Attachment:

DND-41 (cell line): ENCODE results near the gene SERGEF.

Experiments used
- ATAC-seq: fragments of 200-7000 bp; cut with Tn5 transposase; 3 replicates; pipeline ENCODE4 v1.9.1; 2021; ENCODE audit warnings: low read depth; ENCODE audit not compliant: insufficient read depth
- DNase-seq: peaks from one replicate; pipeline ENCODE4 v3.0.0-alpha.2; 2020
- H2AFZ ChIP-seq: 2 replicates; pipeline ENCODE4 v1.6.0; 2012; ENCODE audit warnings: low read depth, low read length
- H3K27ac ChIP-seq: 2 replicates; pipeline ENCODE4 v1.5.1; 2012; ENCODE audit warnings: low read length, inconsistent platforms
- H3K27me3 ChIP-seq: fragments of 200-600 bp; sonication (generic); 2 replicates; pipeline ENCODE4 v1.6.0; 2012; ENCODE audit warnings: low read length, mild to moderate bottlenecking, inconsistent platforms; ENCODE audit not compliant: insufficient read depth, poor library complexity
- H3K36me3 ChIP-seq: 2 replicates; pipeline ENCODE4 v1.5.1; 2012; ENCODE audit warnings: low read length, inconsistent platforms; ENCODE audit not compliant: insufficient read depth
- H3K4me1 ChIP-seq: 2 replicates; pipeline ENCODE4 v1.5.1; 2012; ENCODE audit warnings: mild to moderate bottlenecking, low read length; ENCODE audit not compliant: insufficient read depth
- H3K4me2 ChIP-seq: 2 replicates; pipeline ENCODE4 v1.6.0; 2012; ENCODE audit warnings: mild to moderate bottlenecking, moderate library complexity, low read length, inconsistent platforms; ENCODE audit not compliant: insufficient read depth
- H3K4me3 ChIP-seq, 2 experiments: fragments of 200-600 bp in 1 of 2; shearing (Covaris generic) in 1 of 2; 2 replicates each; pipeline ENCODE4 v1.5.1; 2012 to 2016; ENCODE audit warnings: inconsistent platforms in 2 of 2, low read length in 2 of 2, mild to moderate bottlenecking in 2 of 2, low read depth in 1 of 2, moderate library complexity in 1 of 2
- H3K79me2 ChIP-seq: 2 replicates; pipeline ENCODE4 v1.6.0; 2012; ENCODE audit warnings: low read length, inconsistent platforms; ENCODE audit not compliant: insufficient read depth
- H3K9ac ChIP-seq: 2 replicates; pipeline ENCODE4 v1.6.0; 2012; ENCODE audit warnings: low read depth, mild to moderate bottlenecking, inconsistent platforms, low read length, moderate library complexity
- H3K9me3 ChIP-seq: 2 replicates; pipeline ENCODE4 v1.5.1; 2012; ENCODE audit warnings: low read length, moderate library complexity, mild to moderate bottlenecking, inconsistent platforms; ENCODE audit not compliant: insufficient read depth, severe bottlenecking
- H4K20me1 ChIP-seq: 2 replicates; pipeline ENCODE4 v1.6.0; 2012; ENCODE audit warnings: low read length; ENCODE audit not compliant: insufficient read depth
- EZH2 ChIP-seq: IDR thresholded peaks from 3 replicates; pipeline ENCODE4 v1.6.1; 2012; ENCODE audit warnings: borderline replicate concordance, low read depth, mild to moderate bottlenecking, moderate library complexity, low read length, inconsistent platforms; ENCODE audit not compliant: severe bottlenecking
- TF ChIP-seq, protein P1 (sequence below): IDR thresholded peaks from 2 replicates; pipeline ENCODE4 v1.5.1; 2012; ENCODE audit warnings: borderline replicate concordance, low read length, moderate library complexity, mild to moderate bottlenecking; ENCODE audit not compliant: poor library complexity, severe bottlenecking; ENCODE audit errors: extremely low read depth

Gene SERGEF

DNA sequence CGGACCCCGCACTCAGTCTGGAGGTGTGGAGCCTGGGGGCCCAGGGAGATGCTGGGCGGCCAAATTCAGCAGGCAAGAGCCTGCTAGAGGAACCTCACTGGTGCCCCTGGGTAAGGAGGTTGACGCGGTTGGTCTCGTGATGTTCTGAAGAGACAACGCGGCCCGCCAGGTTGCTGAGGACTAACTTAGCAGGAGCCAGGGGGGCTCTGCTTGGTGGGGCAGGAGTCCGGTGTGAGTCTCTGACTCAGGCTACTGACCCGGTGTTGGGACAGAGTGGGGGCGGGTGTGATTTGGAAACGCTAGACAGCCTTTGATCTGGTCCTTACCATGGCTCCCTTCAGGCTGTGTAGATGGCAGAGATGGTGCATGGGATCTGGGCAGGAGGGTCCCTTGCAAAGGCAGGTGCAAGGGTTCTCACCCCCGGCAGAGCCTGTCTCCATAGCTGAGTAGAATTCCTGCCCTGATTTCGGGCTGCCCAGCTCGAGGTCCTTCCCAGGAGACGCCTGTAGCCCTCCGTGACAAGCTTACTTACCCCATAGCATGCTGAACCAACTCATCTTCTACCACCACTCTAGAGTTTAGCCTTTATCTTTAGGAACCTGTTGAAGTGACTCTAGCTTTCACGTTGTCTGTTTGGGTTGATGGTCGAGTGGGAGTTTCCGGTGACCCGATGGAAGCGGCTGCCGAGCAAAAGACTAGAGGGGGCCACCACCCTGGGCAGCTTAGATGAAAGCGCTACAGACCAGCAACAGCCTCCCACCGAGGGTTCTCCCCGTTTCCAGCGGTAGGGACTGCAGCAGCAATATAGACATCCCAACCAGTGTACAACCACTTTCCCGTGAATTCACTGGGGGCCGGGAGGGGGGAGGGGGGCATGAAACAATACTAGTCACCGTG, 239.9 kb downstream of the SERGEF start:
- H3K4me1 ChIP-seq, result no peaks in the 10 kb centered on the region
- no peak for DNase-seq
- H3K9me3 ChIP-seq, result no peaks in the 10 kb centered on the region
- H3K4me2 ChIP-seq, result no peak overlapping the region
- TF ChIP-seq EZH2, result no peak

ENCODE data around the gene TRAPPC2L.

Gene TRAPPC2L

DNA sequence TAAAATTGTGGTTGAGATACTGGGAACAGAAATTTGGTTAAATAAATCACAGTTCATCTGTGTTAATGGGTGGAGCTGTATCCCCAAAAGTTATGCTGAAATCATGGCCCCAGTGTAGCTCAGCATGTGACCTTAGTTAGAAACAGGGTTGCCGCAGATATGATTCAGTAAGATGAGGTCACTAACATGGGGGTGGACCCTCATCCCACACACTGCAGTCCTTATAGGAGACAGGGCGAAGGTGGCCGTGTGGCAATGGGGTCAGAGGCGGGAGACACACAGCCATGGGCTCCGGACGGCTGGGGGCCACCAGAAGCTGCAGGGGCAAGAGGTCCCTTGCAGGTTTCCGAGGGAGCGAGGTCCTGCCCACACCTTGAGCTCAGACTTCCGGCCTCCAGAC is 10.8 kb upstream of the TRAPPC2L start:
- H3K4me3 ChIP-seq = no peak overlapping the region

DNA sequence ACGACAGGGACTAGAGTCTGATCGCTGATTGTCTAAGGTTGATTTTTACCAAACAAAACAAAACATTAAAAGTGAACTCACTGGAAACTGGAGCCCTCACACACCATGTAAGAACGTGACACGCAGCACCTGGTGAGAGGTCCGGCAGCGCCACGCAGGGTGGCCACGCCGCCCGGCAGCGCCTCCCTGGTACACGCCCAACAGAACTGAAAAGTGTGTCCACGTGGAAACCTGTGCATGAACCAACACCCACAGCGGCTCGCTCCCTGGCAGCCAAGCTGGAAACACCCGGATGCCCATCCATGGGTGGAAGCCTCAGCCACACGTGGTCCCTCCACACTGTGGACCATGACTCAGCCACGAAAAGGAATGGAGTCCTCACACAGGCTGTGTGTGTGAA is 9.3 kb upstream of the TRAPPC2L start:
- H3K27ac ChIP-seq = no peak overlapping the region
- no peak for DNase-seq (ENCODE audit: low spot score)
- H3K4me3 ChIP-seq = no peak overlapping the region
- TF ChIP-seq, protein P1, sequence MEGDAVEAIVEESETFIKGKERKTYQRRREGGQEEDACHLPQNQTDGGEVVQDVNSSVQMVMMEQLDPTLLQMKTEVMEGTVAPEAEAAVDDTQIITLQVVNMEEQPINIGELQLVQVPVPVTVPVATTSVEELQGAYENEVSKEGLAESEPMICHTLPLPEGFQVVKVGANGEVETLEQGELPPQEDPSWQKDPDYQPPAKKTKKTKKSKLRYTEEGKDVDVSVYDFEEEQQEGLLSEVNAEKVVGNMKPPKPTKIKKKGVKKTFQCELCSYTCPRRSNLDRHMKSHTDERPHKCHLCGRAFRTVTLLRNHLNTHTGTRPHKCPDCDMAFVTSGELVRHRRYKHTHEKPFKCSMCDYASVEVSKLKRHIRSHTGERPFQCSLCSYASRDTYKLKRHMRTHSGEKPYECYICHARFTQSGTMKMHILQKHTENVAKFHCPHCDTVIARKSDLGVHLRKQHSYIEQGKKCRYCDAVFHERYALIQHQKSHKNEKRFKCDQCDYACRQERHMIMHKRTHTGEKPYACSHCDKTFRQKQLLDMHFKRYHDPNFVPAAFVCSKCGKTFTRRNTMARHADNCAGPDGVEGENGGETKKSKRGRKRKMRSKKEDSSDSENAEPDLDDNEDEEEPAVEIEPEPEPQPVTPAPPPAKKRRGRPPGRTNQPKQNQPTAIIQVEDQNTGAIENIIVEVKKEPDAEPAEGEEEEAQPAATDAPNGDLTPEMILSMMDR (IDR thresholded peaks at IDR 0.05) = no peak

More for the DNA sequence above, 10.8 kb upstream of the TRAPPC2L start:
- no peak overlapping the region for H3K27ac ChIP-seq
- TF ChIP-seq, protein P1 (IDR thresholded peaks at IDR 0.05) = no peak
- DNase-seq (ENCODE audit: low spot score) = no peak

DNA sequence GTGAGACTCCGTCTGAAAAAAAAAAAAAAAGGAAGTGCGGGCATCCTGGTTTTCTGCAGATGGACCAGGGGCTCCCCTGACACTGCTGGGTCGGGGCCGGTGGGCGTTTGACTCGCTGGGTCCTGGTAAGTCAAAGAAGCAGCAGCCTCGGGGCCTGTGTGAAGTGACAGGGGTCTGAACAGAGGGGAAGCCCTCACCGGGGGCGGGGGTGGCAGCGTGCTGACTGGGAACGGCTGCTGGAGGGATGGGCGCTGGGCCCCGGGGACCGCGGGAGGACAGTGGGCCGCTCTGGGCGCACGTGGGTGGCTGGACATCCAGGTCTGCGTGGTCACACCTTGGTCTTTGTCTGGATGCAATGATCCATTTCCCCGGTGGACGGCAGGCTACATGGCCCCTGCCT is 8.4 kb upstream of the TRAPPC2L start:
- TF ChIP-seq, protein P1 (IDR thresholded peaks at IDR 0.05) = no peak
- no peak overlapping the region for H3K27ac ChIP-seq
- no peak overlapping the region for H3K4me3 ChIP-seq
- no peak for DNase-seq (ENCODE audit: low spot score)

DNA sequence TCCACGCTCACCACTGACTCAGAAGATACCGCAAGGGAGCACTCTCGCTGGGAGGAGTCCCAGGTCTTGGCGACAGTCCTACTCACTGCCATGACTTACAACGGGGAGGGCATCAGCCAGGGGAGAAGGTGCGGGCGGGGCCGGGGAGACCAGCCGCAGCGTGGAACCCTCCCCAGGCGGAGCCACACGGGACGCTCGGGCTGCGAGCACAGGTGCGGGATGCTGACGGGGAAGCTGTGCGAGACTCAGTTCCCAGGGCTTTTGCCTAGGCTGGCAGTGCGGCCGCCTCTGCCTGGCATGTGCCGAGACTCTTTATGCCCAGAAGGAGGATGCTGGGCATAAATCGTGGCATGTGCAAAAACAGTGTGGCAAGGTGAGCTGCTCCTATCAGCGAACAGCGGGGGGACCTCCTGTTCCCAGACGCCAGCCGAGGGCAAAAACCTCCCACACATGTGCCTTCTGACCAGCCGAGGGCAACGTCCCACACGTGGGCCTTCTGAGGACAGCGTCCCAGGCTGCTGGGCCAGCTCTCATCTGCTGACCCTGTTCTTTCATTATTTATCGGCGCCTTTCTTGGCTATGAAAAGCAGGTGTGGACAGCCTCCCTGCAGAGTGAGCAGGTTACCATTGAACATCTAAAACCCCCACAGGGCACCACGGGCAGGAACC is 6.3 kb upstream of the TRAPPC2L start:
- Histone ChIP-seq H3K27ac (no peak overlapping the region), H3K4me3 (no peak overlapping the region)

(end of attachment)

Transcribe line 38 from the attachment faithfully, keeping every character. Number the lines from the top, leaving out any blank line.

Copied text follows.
DNA sequence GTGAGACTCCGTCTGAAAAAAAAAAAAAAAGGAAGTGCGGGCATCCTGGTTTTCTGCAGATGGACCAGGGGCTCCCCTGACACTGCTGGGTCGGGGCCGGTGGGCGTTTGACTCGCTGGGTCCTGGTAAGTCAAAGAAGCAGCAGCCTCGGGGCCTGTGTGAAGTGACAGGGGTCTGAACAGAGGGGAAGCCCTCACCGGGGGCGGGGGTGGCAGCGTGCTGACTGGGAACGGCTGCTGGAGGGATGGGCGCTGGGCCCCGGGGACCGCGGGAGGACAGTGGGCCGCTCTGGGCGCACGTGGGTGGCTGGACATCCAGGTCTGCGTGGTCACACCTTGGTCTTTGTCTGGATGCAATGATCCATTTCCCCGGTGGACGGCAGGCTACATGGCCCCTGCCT is 8.4 kb upstream of the TRAPPC2L start: